By June of Sec 2, the teen did even worse. This time, he failed 3 subjects. The Mother was REQUIRED to meet the Vice Principal. "Looking at the PSLE results," said the Vice Principal, "your son should score in the 80s. Yet, he is almost failing. If he does not buck up, he will be retained."
I interviewed this teen for 1 hour and found that the boy had NO CLUE how to study. Gee... he did not even know how to plan a study schedule!! His parents had spent $2000 a month on his tuition. His tutors had told him what to do and when to do it. His tutors chased him for HW and made sure he did it. He had gotten into the habit of needing someone to run after him for HW.
In secondary school, his parents gave him no tuition. The boy did not want tuition anyway.
Yet, the boy said this of his school teacher, "My XXXX Teacher was not good. The class did not do HW. All this Teacher did was to say how disappointed he was with all of us, and then he did not even ask for the HW again."
Oh dear... the fellow actually expected his secondary school teacher to track whether he has passed up HW. Sorry buddy... would you later expect that in university your lecturers will run after you for HW? If you don't pass up, you fail that module. Similarly, if you don't do your HW, you fail your exams. If I were you, I would be running after my Teacher to get my HW marked, NOT expect my Teacher to run after me to get my HW done!!
If your child has had tutors impose a study structure right through primary school, then you cannot expect your child to know how to plan and structure his own studies when there is no one to tell him/her exactly what HW to do and by when. If your child has had tutors discipline him/her to do HW right through primary school, then you cannot expect your child to know how to discipline himself/herself.
Little Boy had 3 months of Chinese tuition, which he later requested to drop because he was confident he could manage without. Other than that (and Kumon for 12 months) he had no tuition at all. He and I were both doing PSLE together for the first time. Hence, I did not know much more than he did. There was a lot of discussion (and I took Little Boy's views seriously even in P4) about how to study... and when.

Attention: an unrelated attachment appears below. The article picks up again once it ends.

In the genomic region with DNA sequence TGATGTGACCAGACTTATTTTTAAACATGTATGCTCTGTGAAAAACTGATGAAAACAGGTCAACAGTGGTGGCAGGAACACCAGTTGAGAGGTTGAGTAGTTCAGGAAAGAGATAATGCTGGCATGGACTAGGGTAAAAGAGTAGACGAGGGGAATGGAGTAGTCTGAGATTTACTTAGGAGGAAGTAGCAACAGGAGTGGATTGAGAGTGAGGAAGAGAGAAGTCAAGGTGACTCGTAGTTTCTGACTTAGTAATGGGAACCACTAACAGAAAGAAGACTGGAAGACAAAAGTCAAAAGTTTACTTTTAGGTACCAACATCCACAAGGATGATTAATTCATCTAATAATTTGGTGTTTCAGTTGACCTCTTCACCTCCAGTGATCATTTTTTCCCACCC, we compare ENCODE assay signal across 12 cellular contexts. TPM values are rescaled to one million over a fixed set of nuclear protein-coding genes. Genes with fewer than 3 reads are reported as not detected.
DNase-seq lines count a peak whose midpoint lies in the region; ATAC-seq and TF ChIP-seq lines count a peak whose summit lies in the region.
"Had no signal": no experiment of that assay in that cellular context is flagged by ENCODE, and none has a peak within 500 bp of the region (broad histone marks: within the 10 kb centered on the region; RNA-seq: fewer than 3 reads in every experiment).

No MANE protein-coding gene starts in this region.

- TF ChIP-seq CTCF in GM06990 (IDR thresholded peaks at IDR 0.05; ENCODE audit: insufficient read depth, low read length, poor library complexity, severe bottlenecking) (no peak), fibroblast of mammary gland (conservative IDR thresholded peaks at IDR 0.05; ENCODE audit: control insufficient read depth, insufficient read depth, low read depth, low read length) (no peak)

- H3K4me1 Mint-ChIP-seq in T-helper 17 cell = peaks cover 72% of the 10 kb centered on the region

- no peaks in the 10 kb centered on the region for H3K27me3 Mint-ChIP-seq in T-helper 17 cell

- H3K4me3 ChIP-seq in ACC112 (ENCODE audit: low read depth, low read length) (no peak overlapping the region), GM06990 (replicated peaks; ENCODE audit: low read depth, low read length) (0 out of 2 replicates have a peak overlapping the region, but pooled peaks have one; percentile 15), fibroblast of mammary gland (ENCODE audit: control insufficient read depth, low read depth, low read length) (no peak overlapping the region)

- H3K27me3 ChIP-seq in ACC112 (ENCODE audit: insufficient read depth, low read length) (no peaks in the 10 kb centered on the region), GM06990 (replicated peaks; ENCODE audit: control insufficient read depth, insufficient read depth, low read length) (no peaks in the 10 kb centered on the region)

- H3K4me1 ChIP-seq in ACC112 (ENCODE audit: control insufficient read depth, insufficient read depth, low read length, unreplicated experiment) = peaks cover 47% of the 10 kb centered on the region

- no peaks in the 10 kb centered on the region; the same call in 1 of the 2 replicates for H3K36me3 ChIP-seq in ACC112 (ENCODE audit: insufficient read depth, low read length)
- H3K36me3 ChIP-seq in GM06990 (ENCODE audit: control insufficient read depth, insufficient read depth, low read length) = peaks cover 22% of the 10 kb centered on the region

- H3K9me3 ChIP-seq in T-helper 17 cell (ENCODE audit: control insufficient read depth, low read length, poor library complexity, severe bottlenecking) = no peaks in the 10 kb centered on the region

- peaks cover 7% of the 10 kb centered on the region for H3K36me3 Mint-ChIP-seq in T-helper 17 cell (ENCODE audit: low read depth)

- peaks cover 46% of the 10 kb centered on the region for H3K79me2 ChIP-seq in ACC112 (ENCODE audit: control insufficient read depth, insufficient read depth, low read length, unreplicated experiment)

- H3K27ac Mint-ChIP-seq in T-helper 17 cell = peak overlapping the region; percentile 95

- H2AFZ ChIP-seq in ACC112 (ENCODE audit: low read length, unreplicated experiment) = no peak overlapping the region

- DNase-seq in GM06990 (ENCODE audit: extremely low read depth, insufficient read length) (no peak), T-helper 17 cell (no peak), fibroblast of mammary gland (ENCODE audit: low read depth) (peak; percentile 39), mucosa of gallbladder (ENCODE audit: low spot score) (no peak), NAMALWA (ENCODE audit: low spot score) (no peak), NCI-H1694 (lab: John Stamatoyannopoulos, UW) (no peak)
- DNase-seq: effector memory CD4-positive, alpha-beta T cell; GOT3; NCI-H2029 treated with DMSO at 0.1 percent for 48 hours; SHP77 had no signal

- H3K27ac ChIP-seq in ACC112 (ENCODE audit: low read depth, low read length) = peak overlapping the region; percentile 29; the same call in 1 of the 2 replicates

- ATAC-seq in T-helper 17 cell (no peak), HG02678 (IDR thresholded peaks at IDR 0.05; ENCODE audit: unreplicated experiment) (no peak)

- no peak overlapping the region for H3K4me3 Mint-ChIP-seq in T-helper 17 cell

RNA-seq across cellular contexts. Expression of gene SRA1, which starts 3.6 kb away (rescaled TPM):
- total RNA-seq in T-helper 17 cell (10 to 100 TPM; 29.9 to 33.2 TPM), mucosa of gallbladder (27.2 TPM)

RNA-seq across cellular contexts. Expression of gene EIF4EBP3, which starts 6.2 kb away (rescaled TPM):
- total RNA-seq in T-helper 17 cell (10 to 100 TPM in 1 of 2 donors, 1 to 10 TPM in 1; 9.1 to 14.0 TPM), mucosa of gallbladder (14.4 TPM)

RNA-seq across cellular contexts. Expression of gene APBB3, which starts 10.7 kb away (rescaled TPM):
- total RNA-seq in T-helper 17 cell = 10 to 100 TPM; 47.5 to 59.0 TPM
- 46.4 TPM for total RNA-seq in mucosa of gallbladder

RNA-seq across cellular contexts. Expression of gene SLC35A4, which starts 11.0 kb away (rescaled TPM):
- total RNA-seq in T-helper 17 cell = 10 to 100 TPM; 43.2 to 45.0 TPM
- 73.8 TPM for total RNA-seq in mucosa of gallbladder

In Primary 4, I hammered out a study schedule which I allowed him to critique. We discussed. I defended. He also defended his views. I made changes. We agreed. Without realising, these weekly discussions helped Little Boy understand the thinking behind the scheduling.
In Primary 5, I intuitively sensed that he could do his own scheduling. So, I handed the task over to him. We discussed. He defended. I also defended my views. We agreed. By this time, I was quite pleased with the extra time I saved from having to schedule his time. He was ultra pleased to be trusted to schedule.
In Primary 6, he scheduled and I looked. My involvement was a formality.
Since Sec 1, I have not looked at his schedule at all. He has managed to keep his head quite afloat despite competing in 2 CCAs, being Class Chairman, Vice Captain of his CCA and the Group Leader in various charity fund raisers and volunteer projects. He failed Math at CA1 but pulled it up to A1 by the time mid-year came around. Then, he proudly failed Chinese, in the best tradition of his school. Sigh!
After giving him an earful about there being NO PRIDE TO BE HAD at failing Chinese (no matter what the school's proudest tradition), I asked about scheduling and he showed me the study schedule for the 2nd half of 2014. It had enough Chinese to mollify me.
Oh yes! A look at Little Boy's schedule is enough.
He does have the discipline to carry out his schedule because in primary school, I allowed him (in selected situations) to experience failure in exams if he failed to deliver on his work schedule. You don't work according to schedule? It's ok. I will wait till exams and then rub it in.